Wand-casting over an engine related to the Corolla’s staple unit delivers friction-cheating tricks that result in it having the best thermal efficiency (energy conservation with limited loss from heat) for any petrol engine in the world at 40 percent and are responsible for a lower fuel burn (more in a moment). But the re-engineering has not made the engine itself any hotter: Maximum outputs of 72kW power, created at 5200rpm, and 142Nm of torque at 3600rpm, are modest.
The electric motor – and, yes, that’s a singular (it has two but only one contributes to motive force and the other is the generator and starter motor) – now pitches in a further 53kW and 163Nm. Which all adds up to … well, actually a total system output of 90kW power and ‘something’ torque, because Toyota doesn’t disclose a cumulative figure.
The way the drivetrain operates is as before: Basically it has the ability to work as a petrol engine, a petrol-plus-electric powerplant or just an electric motor. The car decides what works best though the driver can override its decision.
On the matter of driver engagement … well, it’s unlikely 86 owners are going to feel compelled to swap keys for a Prius, yet the proposal that the hybrid has at last finally become less an appliance created by whitecoats than an actual car is not without solid foundation.
Recognition of the importance of establishing a relationship between the driver’s input and the road is a big cut-through. It seems remarkable to suggest the rewards should start with pretty decent driving position and good steering feel, but in reality even this those were not priorities in the past.
Relocating the battery set to a lower, more central position within the car is good for the handling balance and clearly this new chassis does no harm; neither, too, the fitment of a proper rear suspension.
While it’s still not an especially dynamic proposition, the ride, the turn-in, that it’s more settled on on ruffled surfaces and when pitched through corners … yes, these are also apparent and also appreciated. They’ve even given it some accelerator ‘feel’. Another big tick for that.
And, yet … well, it’s still a Prius. You can’t do anything with the gearbox because, well, it doesn’t have one. The economy-rated tyres don’t encourage too much cornering fun and, even if it did have a better grip, the overall impression remains that you are driving a distinctly nose-heavy vehicle (even though, with most of the mass midships, it’s not).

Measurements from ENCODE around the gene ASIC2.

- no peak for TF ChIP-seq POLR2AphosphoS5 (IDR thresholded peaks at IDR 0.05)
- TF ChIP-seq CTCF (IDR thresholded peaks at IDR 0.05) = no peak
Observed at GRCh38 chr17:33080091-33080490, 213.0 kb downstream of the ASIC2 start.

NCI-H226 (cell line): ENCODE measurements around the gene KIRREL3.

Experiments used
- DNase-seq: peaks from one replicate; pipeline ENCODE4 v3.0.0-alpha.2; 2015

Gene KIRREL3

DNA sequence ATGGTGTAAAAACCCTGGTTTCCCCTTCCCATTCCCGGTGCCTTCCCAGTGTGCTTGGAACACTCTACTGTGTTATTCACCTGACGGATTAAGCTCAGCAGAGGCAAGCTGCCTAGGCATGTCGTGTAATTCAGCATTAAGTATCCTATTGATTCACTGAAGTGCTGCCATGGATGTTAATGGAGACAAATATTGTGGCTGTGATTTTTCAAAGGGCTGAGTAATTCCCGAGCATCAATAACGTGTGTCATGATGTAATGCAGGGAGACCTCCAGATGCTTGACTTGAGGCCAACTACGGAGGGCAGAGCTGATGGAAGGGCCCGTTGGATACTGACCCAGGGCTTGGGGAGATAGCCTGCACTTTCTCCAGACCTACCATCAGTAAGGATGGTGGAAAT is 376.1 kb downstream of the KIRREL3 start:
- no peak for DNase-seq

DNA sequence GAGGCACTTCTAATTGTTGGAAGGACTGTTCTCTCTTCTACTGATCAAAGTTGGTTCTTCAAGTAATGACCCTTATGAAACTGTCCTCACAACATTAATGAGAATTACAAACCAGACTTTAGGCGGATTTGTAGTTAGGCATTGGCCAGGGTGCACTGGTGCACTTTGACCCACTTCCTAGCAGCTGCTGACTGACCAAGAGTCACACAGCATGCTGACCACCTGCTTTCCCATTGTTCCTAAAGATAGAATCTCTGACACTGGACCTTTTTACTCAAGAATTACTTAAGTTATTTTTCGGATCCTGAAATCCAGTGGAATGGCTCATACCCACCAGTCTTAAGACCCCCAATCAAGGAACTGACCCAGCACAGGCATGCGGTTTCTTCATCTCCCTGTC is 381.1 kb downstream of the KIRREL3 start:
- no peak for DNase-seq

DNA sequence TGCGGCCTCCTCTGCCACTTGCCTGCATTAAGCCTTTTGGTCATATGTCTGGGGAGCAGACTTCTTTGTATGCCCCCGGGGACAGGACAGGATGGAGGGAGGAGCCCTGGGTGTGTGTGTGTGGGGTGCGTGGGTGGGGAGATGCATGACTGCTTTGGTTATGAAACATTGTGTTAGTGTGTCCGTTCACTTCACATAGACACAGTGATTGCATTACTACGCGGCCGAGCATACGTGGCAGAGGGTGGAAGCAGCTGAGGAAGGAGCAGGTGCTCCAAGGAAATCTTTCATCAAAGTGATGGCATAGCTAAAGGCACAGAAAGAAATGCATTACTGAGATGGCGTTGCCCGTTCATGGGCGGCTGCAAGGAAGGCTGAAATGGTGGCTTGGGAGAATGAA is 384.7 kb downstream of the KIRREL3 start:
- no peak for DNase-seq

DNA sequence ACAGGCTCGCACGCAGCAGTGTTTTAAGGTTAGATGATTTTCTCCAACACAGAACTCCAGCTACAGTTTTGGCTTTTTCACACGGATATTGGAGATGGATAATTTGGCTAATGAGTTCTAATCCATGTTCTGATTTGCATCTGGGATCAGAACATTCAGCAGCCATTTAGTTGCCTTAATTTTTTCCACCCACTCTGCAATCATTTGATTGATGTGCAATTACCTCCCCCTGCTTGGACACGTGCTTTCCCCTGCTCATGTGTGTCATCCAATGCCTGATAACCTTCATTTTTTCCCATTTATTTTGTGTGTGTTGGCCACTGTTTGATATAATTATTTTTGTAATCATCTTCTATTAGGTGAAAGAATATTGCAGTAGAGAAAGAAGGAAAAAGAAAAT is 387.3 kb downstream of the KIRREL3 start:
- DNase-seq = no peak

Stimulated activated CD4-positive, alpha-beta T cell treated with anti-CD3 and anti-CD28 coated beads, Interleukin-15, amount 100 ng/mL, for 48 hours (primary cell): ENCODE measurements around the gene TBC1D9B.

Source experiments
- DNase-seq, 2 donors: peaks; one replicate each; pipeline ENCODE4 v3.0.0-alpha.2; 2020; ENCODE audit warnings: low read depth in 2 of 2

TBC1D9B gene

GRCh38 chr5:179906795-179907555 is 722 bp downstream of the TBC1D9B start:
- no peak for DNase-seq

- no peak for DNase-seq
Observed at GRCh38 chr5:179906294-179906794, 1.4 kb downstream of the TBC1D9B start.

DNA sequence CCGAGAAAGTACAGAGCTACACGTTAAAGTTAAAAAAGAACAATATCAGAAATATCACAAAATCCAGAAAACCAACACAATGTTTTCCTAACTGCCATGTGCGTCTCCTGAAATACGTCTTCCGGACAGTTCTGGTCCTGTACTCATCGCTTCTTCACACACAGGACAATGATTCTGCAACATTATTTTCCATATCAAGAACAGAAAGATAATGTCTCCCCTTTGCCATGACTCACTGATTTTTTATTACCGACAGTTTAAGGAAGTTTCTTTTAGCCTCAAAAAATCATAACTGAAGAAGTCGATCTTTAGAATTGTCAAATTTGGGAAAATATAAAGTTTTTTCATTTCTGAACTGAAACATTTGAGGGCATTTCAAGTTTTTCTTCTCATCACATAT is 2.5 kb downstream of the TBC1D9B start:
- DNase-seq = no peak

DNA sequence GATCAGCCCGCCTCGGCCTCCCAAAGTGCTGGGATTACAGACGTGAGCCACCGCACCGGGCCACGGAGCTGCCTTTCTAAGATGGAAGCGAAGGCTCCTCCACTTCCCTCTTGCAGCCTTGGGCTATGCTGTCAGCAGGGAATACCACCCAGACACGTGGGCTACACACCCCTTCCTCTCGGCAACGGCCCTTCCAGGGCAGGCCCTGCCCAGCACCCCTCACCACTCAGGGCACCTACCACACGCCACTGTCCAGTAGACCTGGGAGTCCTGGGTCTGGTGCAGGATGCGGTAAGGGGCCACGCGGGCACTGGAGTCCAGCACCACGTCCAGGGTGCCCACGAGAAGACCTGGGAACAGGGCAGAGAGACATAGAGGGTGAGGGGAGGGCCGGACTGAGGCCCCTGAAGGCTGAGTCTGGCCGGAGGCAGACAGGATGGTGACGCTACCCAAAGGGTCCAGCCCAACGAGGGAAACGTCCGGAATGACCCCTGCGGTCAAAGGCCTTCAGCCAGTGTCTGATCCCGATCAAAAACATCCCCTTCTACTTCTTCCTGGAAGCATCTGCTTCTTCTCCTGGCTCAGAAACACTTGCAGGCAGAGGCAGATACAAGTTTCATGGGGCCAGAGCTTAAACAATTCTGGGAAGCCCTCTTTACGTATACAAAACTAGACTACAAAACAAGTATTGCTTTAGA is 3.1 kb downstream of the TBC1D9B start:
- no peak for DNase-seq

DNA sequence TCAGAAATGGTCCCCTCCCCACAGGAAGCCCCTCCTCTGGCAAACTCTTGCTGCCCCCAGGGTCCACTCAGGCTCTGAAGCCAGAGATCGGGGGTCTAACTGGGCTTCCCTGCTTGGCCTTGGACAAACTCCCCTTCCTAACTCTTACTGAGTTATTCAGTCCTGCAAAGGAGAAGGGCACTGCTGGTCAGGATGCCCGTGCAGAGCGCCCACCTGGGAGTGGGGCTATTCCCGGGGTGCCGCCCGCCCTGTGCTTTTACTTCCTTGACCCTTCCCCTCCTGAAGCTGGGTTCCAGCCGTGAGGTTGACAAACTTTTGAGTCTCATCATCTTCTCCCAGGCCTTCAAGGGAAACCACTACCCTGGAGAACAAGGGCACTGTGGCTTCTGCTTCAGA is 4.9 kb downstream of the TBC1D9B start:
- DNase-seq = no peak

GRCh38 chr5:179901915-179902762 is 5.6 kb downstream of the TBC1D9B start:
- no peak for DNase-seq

That the most extreme of the three driving modes is labelled Sport doesn’t mean much. For sure, it’s the mode that accesses a defined kick and is the antithesis of Eco, which is so terribly anaesthetized you’ll only use it in extreme circumstances, and more energetic than Normal. Yet this function was clearly not the trigger that determined some wags back in Japan to create a serious circuit racer out of this model. From my experience, nothing is. This is the story in which Clark Kent remains … well, Clark Kent. No superhero stuff here.
The enhanced dynamic delicacy clearly makes it more like a conventional hatchback, but it’s hardly set up to topple any of the obvious favourites. There’s still a softness about the car and, also, when you’re driving at open road pace, especially over hills and on winding sections, the sense that it is a large car with a small engine hauling a big battery weight continues to infiltrate.
Indeed, there’s still that sense you’re treading on eggshells when driving this car. Only when the engine is enacting does the Prius feel electric, but it has the same potential as the previous offers for the petrol-fed plant to interrupt rudely, not least when you are compelled to step off smartly. Bury the accelerator pedal away from the mark and the transmission feels like it has lost at least half of its connection with the engine, as the consequent frantic leap in engine revs and the under-floor vibration seem totally at odds with relatively leisurely increase in road speed.